But there *are* groups out there doing Physics education research, and Astronomy education research. I've paid attention to some of that; I've used Eric Mazure-style "Peer Instruction" in my large astronomy classes, and have used the CAPER group at Arizona's "Lecture Tutorials" to very good effect. I very much believe in "active learning"; not hands-on, necessarily, as much as "brains-on". I can't make the students learn, I can only help enable it. They have to do the learning themselves.
I will say that the fault isn't only on the professors. There's been a culture shift in the last few decades that it's no longer the students' responsibility to learn, but the professor's responsibility for the students to learn. In reality, the responsibility should be shared-- but the students have to take some of it. Some of the older professors in my department have commented on this. The professor's responsibility is to structure "lecture" (or classtime) such that it really does enable the students to learn. But if the students then don't take advantage of it... that's not the professor's fault.
I think that the "everybody needs self-esteem" movement over the last few decades has some negative side effects. Students think that they are entitled to good grades if they show up. They think that it's "unfair" if you challenge them in a course outside of their major. No, not all of them, but a disturbingly large number of them seem to. In courses outside their major, they *want* courses where they are shown the rote hoops to jump through, so that they can check off requirements without having to go through the painful and challenging process of thinking in different ways. Again, not all of them, but the culture is that a lot of them want that. And if you don't give them that, and aren't amazingly good at casting the active learning and peer instruction techniques to keep them happy, you suffer in your student evaluations.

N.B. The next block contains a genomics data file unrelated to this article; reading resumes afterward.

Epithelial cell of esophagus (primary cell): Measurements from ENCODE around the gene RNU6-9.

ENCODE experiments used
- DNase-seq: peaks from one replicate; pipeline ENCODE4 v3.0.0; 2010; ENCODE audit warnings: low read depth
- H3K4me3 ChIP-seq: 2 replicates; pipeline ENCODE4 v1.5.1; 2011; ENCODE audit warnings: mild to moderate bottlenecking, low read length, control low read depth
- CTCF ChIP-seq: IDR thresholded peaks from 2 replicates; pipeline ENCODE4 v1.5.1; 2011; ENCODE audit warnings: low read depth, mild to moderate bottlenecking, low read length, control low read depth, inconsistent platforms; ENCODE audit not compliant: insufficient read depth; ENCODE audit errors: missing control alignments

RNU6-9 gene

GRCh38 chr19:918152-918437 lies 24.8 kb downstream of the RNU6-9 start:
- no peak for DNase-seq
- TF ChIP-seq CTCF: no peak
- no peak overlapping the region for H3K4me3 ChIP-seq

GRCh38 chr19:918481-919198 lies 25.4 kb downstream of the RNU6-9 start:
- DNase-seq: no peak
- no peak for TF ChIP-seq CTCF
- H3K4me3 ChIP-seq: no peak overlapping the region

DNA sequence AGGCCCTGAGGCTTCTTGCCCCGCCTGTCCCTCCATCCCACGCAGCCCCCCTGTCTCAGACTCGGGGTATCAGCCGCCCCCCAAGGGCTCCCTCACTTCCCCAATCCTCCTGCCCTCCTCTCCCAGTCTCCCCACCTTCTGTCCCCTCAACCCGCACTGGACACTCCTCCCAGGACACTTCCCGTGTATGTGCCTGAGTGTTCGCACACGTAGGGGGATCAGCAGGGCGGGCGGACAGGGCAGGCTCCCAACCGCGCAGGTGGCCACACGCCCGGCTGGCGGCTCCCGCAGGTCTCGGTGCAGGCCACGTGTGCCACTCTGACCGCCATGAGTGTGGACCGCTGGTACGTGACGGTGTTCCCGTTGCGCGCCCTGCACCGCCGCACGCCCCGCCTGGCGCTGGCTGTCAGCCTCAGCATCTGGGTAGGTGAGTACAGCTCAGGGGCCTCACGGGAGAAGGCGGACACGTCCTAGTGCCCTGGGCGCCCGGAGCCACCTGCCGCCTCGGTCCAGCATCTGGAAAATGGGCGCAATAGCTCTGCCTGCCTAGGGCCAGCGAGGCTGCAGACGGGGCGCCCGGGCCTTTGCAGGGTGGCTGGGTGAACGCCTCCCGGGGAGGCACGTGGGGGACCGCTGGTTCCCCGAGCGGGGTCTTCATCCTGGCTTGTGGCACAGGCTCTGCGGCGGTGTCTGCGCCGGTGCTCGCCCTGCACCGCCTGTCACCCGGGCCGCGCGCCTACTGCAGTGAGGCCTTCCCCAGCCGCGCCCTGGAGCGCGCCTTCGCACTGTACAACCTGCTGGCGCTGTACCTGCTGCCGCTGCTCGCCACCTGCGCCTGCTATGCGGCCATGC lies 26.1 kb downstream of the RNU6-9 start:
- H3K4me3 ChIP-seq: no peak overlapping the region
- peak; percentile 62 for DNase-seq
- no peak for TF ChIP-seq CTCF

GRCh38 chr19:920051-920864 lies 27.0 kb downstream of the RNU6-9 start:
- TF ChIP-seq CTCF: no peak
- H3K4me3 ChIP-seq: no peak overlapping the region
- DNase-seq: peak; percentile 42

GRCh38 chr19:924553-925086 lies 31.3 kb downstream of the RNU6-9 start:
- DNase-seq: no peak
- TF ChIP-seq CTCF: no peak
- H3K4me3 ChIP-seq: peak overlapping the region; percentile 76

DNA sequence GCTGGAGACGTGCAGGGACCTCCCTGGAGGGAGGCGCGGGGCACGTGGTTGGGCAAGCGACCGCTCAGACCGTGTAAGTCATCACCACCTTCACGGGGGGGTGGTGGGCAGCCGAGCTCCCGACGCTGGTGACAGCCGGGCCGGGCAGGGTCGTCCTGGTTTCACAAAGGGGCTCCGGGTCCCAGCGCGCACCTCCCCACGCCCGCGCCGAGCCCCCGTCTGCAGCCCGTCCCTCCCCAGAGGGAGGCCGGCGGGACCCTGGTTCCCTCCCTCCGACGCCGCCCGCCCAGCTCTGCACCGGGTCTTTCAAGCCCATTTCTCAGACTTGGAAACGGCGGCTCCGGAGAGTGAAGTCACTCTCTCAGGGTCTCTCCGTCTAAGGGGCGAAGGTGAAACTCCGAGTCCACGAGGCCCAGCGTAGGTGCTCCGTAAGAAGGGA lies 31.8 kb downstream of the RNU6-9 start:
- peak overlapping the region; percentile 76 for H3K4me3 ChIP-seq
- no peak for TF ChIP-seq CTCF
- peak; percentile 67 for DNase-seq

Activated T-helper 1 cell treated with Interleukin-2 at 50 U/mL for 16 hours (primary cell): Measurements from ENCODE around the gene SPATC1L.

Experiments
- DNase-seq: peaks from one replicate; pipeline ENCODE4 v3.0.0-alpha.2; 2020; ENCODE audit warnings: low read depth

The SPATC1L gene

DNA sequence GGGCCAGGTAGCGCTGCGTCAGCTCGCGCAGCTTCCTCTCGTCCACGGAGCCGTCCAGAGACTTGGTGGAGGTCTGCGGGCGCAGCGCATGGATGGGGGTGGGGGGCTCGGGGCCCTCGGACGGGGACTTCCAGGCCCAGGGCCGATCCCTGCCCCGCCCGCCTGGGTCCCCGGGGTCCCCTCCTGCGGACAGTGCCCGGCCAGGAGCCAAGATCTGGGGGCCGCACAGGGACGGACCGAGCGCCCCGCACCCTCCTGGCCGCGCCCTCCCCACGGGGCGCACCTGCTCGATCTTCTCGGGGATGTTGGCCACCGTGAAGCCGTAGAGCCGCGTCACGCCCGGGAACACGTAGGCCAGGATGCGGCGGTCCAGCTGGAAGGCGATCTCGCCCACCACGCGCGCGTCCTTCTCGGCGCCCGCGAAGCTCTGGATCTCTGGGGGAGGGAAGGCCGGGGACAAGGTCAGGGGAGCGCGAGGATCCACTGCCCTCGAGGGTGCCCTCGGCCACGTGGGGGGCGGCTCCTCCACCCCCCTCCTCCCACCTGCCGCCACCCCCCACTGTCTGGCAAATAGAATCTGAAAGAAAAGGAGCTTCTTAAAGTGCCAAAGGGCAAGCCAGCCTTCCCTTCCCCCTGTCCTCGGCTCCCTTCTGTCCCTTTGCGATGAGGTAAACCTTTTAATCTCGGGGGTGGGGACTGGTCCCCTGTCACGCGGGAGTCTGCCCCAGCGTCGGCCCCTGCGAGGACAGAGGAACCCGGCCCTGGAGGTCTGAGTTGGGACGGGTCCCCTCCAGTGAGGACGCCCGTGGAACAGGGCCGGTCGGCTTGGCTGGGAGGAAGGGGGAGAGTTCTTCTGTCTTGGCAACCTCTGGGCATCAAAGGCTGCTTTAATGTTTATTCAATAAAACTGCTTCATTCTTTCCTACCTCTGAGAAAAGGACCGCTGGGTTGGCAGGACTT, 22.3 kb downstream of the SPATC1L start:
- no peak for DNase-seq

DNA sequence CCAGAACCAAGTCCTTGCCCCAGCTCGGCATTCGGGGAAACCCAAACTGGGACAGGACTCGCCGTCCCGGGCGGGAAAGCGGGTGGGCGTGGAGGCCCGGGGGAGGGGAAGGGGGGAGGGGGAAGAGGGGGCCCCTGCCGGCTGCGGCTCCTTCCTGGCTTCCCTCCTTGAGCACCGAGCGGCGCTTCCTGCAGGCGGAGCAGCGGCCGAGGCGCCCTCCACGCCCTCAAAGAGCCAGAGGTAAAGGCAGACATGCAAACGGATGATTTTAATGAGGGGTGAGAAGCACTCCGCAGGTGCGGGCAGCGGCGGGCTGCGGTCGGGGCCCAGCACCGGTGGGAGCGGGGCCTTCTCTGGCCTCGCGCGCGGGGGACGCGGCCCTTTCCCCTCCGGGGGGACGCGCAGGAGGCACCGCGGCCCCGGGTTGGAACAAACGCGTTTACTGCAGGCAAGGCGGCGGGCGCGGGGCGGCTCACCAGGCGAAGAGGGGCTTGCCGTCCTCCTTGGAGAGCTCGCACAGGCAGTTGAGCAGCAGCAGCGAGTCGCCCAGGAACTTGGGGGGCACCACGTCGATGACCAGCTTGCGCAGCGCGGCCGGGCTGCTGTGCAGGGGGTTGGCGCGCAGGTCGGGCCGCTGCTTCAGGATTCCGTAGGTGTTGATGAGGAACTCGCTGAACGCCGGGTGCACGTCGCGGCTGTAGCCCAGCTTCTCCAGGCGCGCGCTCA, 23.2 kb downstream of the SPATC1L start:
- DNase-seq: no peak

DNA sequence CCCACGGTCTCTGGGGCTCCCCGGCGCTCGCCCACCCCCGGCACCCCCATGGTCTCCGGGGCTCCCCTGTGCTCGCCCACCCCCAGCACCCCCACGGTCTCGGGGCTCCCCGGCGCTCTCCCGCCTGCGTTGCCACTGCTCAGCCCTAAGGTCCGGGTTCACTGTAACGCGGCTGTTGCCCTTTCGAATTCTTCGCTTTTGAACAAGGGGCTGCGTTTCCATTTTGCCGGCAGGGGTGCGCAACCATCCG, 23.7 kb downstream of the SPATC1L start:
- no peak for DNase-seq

Some physics and astronomy educators talk about the "hidden curriculum," which is basically the contract that the professor will tell the students what to memorize, the students will memorize it and repreat it on a test, the professors will give the students a good grade, and the students will give the professor a good student evaluation. None of which really has much to do with effective science teaching.
It's tough. I'm trying to be an effective science teacher, and I know I've had some success. On the other hand, some students in my intro class have really hated me-- generally the argument is that I'm "too hard" and "unfair", although the fact that the best students in that class are not Physics majors belie some of the comments I get. I'm still working on it, and will always continue to work on it. The sad thing is, I *do* know how to give very good public lectures, but I also know that that doesn't make an effective science class, so I don't just do that.
I am rambling without organization, and probably should have put this on my own blog....
I wonder if Weiman was being multidisciplinary in his grant writing? By that I mean - did he have anyone who does have a background in pedagogies of College Level Education on his team as a collaborator for his projects? Whether we like it or not, I think he'd have to have someone from the College of Education on his team to get any funding for developing new approaches to education. Maybe that's why the grants got turned down? If you just say 'things need to change', but you can't back it up with data from Education Research about exactly how, you're not going to get funded.